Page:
Fat Mama’s creates art project to celebrate birthdayPublished 12:08am Sunday, October 13, 2013
NATCHEZ — Fat Mama’s Tamales is turning 25 next year, and owner David Gammill wanted to celebrate with more than just 25 candles on a cake.
“Yeah Fat Mama’s is turning 25, but we wanted to do something besides a one-day celebration and have more value,” Gammill said. “It’s been an eventful 25 years, and we wanted to celebrate in a unique way for our community.”
The restaurant owner decided an art project — with a Fat Mama’s twist — that would benefit the City of Natchez was a perfect way to celebrate its anniversary, as well as provide the city with creativity and inspiration.
The project, appropriately titled “25 Donkey,” seeks to find artists to paint and decorate 25 fiberglass sculptures of donkeys, which will then be scattered throughout the city for public display.
The donkeys, which are 55 inches long and 40 inches tall, will be distributed to 25 artists in the area or those who have a connection to Natchez.
The artists will uniquely decorate their donkey and return them to eventually be displayed for three months.
“I had seen other communities do painted sculptures of animals, and we just kind of started talking about having painted donkeys because our logo since the beginning has been Fat Mama on a struggling donkey,” Gammill said. “We started putting some numbers down and quickly realized it was going to be an expensive project.”
After exploring all the details of the project with members of the Krewe of Fat Mama’s, Gammill turned to an online company called Kickstarter in hopes of funding the project.
Kickstarter is a website that provides tools to raise funds for creative projects through crowd funding. Project creators set a funding goal and deadline, and people can choose to pledge money toward the project in exchange for a tangible reward, such as a T-shirt or other item associated with the project.
Since Kickstarter’s launch in 2009, 5 million people have pledged $823 million, funding 49,000 creative projects, according to the company’s website.
“I had always wanted to do something with Kickstarter, and when we realized we would need $40,000 for this project, I said, well, maybe we could use that crowd to fund the project,” Gammill said. “The great thing about it is that it will appeal locally, but those who have visited Natchez in the region can also help fund the project.”
Gammill created a page on the website for the donkey project including a video explaining the project, as well as details on how to get involved with pledging.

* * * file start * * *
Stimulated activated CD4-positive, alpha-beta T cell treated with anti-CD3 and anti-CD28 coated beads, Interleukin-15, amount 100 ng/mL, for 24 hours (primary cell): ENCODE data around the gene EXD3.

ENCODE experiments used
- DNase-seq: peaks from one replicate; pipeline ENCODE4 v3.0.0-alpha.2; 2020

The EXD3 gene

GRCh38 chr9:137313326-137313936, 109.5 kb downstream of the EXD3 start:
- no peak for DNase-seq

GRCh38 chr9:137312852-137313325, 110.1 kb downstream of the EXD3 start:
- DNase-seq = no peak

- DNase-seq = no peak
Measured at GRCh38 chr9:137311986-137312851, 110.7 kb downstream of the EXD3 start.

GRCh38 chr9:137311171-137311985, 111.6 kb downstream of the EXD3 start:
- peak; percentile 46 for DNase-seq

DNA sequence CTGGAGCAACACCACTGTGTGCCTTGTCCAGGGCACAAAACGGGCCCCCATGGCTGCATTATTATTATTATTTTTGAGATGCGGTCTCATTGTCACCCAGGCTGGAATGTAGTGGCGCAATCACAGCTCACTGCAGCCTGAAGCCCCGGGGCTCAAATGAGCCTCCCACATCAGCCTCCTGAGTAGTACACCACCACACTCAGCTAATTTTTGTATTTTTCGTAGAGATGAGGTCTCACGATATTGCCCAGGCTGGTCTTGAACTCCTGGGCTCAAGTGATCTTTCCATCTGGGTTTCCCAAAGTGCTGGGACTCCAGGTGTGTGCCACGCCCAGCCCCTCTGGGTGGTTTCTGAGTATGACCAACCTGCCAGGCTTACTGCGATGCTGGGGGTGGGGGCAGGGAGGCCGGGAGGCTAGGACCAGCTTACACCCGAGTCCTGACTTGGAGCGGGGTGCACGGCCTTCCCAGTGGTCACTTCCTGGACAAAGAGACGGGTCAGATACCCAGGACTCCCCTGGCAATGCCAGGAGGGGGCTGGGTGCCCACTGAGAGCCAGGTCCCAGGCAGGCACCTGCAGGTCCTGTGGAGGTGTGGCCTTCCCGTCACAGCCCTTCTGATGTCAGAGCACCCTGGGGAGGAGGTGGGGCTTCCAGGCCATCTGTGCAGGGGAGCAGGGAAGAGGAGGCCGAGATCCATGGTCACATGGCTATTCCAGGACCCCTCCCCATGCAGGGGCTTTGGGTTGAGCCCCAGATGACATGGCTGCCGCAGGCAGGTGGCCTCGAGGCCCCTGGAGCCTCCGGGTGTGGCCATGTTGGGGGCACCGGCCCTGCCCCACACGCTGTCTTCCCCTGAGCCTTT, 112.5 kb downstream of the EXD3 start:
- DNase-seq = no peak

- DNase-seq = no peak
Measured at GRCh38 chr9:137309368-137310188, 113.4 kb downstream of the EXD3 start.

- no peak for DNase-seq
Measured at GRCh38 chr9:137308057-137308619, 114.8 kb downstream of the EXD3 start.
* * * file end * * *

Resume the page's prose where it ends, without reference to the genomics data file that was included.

The project includes different tiers of pledge funding from $1 or more, which will get the person’s name painted on one of the donkeys, to the maximum $10,000 pledge, which includes an extended weekend stay at a local bed and breakfast and a permanent plaque displayed at the restaurant, among other rewards.
Reaching the project’s goal of $40,000 by Nov. 28 is vital, Gammill said, because all Kickstarter projects are all-or-nothing, meaning projects must reach their funding goals to receive any money.
“If we’re a dollar short on Nov. 28, all the pledges are canceled,” Gammill said. “This is something that will help celebrate our 25 years, but will also help keep Natchez’s culture going, and it’s something that’s never been done before.
“It’s one of the larger projects ever done in Mississippi on Kickstarter.”
If the project receives all its funding, Gammill said the donkeys would be ordered the following day and distributed to the artists.
Applications will be available for artists wishing to express their creativity on a donkey — with a few stipulations.
Whatever is painted on the donkey, Gammill said, can’t be considered too offensive for public display and must be painted so it can withstand 90 days of exposure to the elements.
“We haven’t picked out the specific locations yet, but the city has been very supportive of providing the locations, and we’re hoping some businesses will offer locations as well,” Gammill said. “We’d love to have one at a park, one at City Hall, one at this business and even let all the art departments from the local high schools do one to inspire their students.”
At the end of the three-month display period, Gammill said the majority of the donkeys will be auctioned off locally with proceeds being donated to the Natchez Tricentennial Commission, which is working to plan the city’s 300th birthday.
“The main goal of the krewe is to make Natchez and Adams County better, and we feel like art in the community is something that benefits everyone,” Gammill said. “It’s been an eventful 25 years from going to something that was my parents’ kind of weekend side-gig to becoming what we feel like is a big part of coming to Natchez.
“Helping Natchez be unique while celebrating 25 years is what we’re hoping to do.”
For more information about the project or to make a pledge, visit kickstarter.com and search “25 Donkey.”